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Calculus Affair: inspired by US superheroine comic strip?

#1 · Posted: 8 Jul 2018 19:16 · Edited by: mct16
I recently came across an old American comic strip called "Miss Fury" which was created and drawn by Tarpe Mills. It is said to be the first strip about a female superhero created and drawn by a woman cartoonist. It first appeared in 1941 and beat "Wonder Woman" to publication by about eight months.

A search of the internet came up with a couple of Sunday pages which were published in about April 1949. In the first of these strips, ex-Nazi General Bruno receives a letter confirming that a leading scientist called Mendel has managed to get across the Iron Curtain. Bruno then recalls events in January 1945 when Mendel had summoned the German military top brass for a meeting. Originally Mendel had refused to co-operate with the military but with Germany facing defeat he was now willing to work with them. To that end, he showed them a small-scale replica of the Kremlin in Moscow.

The text from the scan of the second strip is obscure but it appears that he then destroys the small-scale replica of the Kremlin using a machine that sends off destructive sound waves!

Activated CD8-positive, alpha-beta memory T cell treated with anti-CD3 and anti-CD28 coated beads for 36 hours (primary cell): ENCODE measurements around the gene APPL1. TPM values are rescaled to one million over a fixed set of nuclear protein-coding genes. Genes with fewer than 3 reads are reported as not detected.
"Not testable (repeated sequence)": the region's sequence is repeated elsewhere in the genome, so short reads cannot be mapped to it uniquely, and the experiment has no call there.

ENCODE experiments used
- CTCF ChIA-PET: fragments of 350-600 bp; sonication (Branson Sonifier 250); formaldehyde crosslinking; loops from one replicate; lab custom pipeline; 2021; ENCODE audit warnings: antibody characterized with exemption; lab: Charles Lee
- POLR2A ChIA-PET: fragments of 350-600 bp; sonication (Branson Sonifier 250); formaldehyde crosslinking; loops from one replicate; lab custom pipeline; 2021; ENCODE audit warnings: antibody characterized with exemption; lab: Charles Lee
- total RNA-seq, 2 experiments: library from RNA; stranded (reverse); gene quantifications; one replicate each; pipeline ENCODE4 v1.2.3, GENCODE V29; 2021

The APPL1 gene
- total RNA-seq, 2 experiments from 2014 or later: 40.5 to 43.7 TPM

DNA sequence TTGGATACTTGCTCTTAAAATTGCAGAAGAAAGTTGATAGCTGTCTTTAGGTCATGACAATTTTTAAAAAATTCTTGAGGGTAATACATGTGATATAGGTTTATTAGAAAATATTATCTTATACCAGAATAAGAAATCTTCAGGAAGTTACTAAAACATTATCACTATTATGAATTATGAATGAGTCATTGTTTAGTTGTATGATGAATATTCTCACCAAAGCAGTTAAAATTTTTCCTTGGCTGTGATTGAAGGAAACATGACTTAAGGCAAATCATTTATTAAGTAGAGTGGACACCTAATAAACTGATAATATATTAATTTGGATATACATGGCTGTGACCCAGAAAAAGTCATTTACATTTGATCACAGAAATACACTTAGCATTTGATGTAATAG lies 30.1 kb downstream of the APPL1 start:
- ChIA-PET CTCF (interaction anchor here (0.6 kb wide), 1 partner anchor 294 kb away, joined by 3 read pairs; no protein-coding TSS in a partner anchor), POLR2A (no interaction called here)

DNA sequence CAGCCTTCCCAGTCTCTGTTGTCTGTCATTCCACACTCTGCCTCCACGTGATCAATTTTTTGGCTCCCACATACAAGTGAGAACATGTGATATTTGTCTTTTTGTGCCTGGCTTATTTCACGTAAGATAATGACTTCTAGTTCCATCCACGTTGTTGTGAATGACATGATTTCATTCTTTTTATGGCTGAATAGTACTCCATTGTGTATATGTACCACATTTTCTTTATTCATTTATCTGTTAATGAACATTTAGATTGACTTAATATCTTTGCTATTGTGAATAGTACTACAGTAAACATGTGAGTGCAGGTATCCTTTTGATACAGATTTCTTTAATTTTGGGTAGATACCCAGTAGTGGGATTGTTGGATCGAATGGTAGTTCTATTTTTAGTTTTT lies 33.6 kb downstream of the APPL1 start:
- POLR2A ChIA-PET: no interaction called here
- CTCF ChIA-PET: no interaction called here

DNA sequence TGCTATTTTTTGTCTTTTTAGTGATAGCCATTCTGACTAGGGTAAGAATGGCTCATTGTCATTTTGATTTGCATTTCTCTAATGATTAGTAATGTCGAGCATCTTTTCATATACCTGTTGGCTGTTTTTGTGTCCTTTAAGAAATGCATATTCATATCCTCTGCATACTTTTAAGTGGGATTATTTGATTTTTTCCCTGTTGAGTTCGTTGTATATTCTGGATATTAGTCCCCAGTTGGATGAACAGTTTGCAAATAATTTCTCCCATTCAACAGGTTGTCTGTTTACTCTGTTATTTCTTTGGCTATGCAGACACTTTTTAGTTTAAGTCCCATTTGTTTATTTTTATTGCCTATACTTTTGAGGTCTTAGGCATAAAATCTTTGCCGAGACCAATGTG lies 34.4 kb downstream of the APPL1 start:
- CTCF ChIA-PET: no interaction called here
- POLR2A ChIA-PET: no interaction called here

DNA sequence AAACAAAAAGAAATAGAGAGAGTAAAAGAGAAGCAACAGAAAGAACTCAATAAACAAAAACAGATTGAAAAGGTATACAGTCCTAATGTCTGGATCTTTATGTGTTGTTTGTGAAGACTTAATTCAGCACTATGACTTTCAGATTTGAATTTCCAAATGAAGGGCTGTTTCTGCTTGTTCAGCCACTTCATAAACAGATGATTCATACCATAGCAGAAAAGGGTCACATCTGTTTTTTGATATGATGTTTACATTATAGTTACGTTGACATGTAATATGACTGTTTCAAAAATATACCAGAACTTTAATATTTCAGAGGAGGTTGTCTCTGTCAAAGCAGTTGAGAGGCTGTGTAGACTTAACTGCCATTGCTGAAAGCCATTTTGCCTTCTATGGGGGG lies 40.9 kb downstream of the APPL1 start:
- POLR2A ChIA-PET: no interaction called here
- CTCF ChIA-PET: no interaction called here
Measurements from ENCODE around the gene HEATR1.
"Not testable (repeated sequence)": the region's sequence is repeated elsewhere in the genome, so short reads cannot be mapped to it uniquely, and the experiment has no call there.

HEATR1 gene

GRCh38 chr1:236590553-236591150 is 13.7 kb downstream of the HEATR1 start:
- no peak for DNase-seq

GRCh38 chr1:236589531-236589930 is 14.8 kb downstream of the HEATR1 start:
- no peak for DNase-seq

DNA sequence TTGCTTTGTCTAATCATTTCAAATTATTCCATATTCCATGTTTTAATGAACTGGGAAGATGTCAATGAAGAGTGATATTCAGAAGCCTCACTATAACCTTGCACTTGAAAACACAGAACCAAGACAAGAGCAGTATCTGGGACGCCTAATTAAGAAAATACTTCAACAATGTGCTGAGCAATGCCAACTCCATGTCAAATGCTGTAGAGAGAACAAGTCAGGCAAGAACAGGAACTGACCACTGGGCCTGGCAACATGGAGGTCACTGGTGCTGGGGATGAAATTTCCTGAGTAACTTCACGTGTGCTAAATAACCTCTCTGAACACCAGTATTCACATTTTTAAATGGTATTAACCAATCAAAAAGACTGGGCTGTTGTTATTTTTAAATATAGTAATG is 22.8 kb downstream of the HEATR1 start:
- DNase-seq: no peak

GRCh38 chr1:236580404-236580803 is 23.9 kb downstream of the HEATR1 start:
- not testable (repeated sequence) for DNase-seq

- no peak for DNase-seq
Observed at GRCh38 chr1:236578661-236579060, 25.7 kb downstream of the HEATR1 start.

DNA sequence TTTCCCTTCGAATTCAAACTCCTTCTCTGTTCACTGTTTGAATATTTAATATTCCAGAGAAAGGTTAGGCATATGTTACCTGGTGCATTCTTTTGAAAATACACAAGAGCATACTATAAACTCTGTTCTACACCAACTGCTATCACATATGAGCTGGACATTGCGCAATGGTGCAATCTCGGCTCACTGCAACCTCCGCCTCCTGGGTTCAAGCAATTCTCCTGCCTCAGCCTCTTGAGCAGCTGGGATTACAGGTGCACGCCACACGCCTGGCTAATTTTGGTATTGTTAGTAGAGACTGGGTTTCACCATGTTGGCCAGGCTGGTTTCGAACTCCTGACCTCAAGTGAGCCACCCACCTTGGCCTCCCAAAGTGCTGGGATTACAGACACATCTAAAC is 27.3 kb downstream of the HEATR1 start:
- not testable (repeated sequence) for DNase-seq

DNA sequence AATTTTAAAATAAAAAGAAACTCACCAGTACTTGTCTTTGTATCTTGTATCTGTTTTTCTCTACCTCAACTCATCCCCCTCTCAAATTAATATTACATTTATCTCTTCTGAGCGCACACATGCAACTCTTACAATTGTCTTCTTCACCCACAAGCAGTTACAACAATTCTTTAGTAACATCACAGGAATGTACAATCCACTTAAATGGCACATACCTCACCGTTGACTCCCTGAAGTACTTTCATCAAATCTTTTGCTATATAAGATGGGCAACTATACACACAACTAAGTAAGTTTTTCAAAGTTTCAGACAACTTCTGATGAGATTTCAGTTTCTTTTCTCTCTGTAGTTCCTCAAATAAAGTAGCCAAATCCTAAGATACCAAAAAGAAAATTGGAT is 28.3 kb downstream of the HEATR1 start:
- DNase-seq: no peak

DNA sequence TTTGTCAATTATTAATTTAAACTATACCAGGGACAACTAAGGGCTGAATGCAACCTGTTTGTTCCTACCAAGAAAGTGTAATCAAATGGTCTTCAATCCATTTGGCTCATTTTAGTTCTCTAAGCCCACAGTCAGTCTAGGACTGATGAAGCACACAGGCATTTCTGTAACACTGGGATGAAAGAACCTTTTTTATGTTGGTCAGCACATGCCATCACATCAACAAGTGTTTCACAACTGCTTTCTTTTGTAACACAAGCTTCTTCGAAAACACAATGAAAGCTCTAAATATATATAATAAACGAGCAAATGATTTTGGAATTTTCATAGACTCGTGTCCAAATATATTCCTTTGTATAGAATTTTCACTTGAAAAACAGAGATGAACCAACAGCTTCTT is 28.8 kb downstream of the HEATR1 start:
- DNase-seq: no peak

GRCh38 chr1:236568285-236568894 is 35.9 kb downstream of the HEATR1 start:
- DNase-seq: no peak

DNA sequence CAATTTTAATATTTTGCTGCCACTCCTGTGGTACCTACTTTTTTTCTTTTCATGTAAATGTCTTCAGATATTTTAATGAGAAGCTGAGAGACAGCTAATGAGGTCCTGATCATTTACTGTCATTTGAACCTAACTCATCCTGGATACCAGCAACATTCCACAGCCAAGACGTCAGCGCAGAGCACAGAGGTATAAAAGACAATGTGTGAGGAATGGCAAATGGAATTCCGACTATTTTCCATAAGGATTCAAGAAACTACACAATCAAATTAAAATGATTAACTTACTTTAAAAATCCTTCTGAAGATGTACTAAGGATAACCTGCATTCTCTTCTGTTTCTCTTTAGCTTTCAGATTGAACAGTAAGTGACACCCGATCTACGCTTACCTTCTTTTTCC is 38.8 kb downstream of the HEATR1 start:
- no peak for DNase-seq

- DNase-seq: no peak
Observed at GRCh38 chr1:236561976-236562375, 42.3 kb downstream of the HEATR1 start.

A peace-loving scientist crossing Europe during the Cold War, who has created a destructive sound machine! Leading military officers being shown the destruction of the replica of an enemy city using the machine! Sounds familiar, doesn't it?

It would be interesting to know if these strips were ever seen by Herge either as originals imported into Europe or translated into French. It seems that they were translated for the French-Canadian market as "La Panthère noire" ("The Black Panther" - long before the current Marvel superhero).
#2 · Posted: 8 Jul 2018 20:30 · Edited by: Moderator
The similarities are indeed striking. Hergé may or may not have been inspired by it, but I will definitely try to learn more about this comic. Thanks.
#3 · Posted: 15 Jul 2018 14:15
In "Calculus Affair" you can see the book "German research in world war II" by Colonel Leslie Earl Simon which was indeed published in the USA 1947.

Maybe the "Miss Fury"-author has read the chapter about the "parabolically-focused sound weapon" ?

The same was also used in the JEAN VALHARDI comic adventure "Le rayon super-gamma" from 1953.

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